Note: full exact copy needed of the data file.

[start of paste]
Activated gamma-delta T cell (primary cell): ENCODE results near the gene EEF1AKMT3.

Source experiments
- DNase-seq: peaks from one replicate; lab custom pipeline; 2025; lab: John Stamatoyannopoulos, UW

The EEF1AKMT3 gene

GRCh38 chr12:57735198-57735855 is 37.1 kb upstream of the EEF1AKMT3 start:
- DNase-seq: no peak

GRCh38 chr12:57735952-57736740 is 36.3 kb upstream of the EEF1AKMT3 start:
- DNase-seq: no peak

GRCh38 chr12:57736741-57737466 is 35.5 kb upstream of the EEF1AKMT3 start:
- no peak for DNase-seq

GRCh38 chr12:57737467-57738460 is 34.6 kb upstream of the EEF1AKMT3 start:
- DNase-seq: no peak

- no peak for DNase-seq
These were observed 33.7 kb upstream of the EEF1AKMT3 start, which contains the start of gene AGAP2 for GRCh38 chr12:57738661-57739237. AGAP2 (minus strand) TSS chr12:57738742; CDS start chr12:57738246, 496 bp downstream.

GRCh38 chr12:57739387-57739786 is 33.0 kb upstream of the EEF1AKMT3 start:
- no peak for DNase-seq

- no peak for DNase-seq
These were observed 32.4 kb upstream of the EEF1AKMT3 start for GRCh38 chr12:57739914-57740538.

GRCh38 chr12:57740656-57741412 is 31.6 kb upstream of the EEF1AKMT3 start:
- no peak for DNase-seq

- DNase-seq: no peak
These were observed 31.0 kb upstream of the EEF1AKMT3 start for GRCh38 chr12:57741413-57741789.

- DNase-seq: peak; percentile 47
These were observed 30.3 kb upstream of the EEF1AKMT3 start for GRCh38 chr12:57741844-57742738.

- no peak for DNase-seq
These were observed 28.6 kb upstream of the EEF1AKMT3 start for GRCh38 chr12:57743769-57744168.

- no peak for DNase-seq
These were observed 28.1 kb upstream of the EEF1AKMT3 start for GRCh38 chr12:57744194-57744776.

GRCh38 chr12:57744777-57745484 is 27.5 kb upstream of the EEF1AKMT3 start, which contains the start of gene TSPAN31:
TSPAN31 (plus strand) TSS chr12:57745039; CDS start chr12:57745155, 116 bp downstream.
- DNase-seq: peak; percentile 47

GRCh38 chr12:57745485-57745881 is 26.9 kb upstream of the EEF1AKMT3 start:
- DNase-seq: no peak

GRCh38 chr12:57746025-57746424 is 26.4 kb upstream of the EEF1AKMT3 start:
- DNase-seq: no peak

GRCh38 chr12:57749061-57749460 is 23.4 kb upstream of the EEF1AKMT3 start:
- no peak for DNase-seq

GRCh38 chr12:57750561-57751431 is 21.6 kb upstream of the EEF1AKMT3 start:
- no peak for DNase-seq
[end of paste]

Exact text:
Activated gamma-delta T cell (primary cell): ENCODE results near the gene EEF1AKMT3.

Source experiments
- DNase-seq: peaks from one replicate; lab custom pipeline; 2025; lab: John Stamatoyannopoulos, UW

The EEF1AKMT3 gene

GRCh38 chr12:57735198-57735855 is 37.1 kb upstream of the EEF1AKMT3 start:
- DNase-seq: no peak

GRCh38 chr12:57735952-57736740 is 36.3 kb upstream of the EEF1AKMT3 start:
- DNase-seq: no peak

GRCh38 chr12:57736741-57737466 is 35.5 kb upstream of the EEF1AKMT3 start:
- no peak for DNase-seq

GRCh38 chr12:57737467-57738460 is 34.6 kb upstream of the EEF1AKMT3 start:
- DNase-seq: no peak

- no peak for DNase-seq
These were observed 33.7 kb upstream of the EEF1AKMT3 start, which contains the start of gene AGAP2 for GRCh38 chr12:57738661-57739237. AGAP2 (minus strand) TSS chr12:57738742; CDS start chr12:57738246, 496 bp downstream.

GRCh38 chr12:57739387-57739786 is 33.0 kb upstream of the EEF1AKMT3 start:
- no peak for DNase-seq

- no peak for DNase-seq
These were observed 32.4 kb upstream of the EEF1AKMT3 start for GRCh38 chr12:57739914-57740538.

GRCh38 chr12:57740656-57741412 is 31.6 kb upstream of the EEF1AKMT3 start:
- no peak for DNase-seq

- DNase-seq: no peak
These were observed 31.0 kb upstream of the EEF1AKMT3 start for GRCh38 chr12:57741413-57741789.

- DNase-seq: peak; percentile 47
These were observed 30.3 kb upstream of the EEF1AKMT3 start for GRCh38 chr12:57741844-57742738.

- no peak for DNase-seq
These were observed 28.6 kb upstream of the EEF1AKMT3 start for GRCh38 chr12:57743769-57744168.

- no peak for DNase-seq
These were observed 28.1 kb upstream of the EEF1AKMT3 start for GRCh38 chr12:57744194-57744776.

GRCh38 chr12:57744777-57745484 is 27.5 kb upstream of the EEF1AKMT3 start, which contains the start of gene TSPAN31:
TSPAN31 (plus strand) TSS chr12:57745039; CDS start chr12:57745155, 116 bp downstream.
- DNase-seq: peak; percentile 47

GRCh38 chr12:57745485-57745881 is 26.9 kb upstream of the EEF1AKMT3 start:
- DNase-seq: no peak

GRCh38 chr12:57746025-57746424 is 26.4 kb upstream of the EEF1AKMT3 start:
- DNase-seq: no peak

GRCh38 chr12:57749061-57749460 is 23.4 kb upstream of the EEF1AKMT3 start:
- no peak for DNase-seq

GRCh38 chr12:57750561-57751431 is 21.6 kb upstream of the EEF1AKMT3 start:
- no peak for DNase-seq